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Wheels: Toyota Highlander Hybrid

Added power, efficiency and technological pizzazz give this SUV a needed dose of personality.

June 22, 2005; Posted: 4:24 p.m. EDT (2024 GMT)

By Peter Valdes-Dapena, CNN/Money staff writer

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NEW YORK (CNN/Money) - In the end, I was won over by the plain, simple and earnest Toyota Highlander hybrid, even if it didn't seem like my type, at first.

The Highlander, even the regular non-hybrid kind, has just one major shortcoming: It's boring. On a global scale of excitement, the Toyota Highlander ranks up there with a nice glass of room-temperature tap water.

If you want to know what it's like to drive a Highlander, think of Velveeta, the processed cheese product from Kraft. Soft, bland and a little gooey, it's neither interesting nor objectionable.

Even so, the Highlander is very popular. Few SUVs are easier to lose in a parking lot. And it has some simple, practical benefits that make it easy to understand why that's so.

The addition of gas-electric hybrid technology to the Highlander actually spices things up a little. Besides the sheer novelty of it, the Highlander Hybrid has the same 3.3-liter V6 engine as the higher-end non-hybrid versions. So the two electric motors -- or one electric motor in front-wheel drive versions -- give the hybrid an extra boost of power in addition to saving gas.

Under hard acceleration, both the electric and gasoline powerplants spring to life and push hard. Total horsepower output comes to 268 in either two- or four-wheel drive versions. That's 38 more than you get in the regular gasoline-only Highlander. Also, the electric motors produce their full allotment of torque right from the start. That means a slightly gutsier take-off.

Not that the regular Highlander is underpowered. It's not fast, but it's certainly quick enough. You can merge without fear. But the hybrid's extra boost is noticeable and nice to have.

It does come at the cost of some wicked engine noise, though. The hybrid's continuously variable transmission, which shifts gear ratios continuously rather than stepping up gear-to-gear, keeps the gasoline engine in its hardest working -- and loudest -- power range full time until you let up on the gas. It's working those pistons hard and it sounds like it.

The hybrid's handling also felt a little better to me than the regular Highlander. Now, that could have been just because, after a few days, I was getting used to the way it felt. The Highlander does have "car-like" handling, but it's not like a very good car.

Or it could have been the extra 350 pounds of the hybrid system's motors and battery packs. The extra weight is under the Highlander's body, below the vehicle's center of gravity. That would add some extra firmness and stability, which would be just what the Highlander needs.

There is a plus to that boring, boxy shape, by the way. The Highlander makes efficient use of its space, offering as much room inside as seemingly larger vehicles.

It's easy to pack and unpack, easy to park and maneuver in traffic, and it offers a comfortable amount of space for five passengers. For all of those boring, practical reasons, the vehicle ended up growing on me after a few days.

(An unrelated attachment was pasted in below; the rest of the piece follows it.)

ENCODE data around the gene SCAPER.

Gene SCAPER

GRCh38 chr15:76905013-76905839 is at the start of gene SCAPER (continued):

On a 225 mile round trip from New York City to Hyde Park, New York -- home of Franklin D. Roosevelt, the Culinary Institute of America and, perhaps more importantly, the EveReady Diner -- we got about 28 miles per gallon. That's outstanding for a roomy V6 SUV.

According to government estimates, a four-wheel-drive Highlander Hybrid should get about 31 miles per gallon in city driving and 24 on the highway. (No, those numbers aren't backwards.) That compares to 18 and 24 miles per gallon for a four-wheel-drive non-hybrid version with the same engine. Real-world driving usually yields lower mileage than EPA estimates, so my result was surprising.

The route we took was fairly evenly divided between steady highway cruising and slower stretches through small town shopping districts. There were also more than a few pedal-to-the-metal starts as we pulled off the highway and back on again to go back and look at something we'd missed.

On the self-righteousness front, the Highlander Hybrid allowed us to creep through National Park lands without releasing any finch-gagging particulate matter. OK, it was the Vanderbilt Estate. Not exactly the Grand Tetons, but you get the idea.

With a starting price of about $33,600, the Highlander Hybrid costs about $6,000 more than a comparably equipped regular Highlander. (Comparably equipped, in this case, includes virtually useless third-row seats. You can't get the Hybrid without them. Their sole value is as a conveniently folding way to punish small children.)

That high price differential is a real shame and only some of that is due to the hybrid system itself. The rest is from extras that have no relation to the system. Unfortunately, it may keep a lot of people from experiencing the benefits of this technology.

If they're going to charge that kind of cash, they should put the word "hybrid" somewhere on the outside in letters higher than a quarter of an inch.

If I'm paying that much to help save the world, I want everybody to know it.

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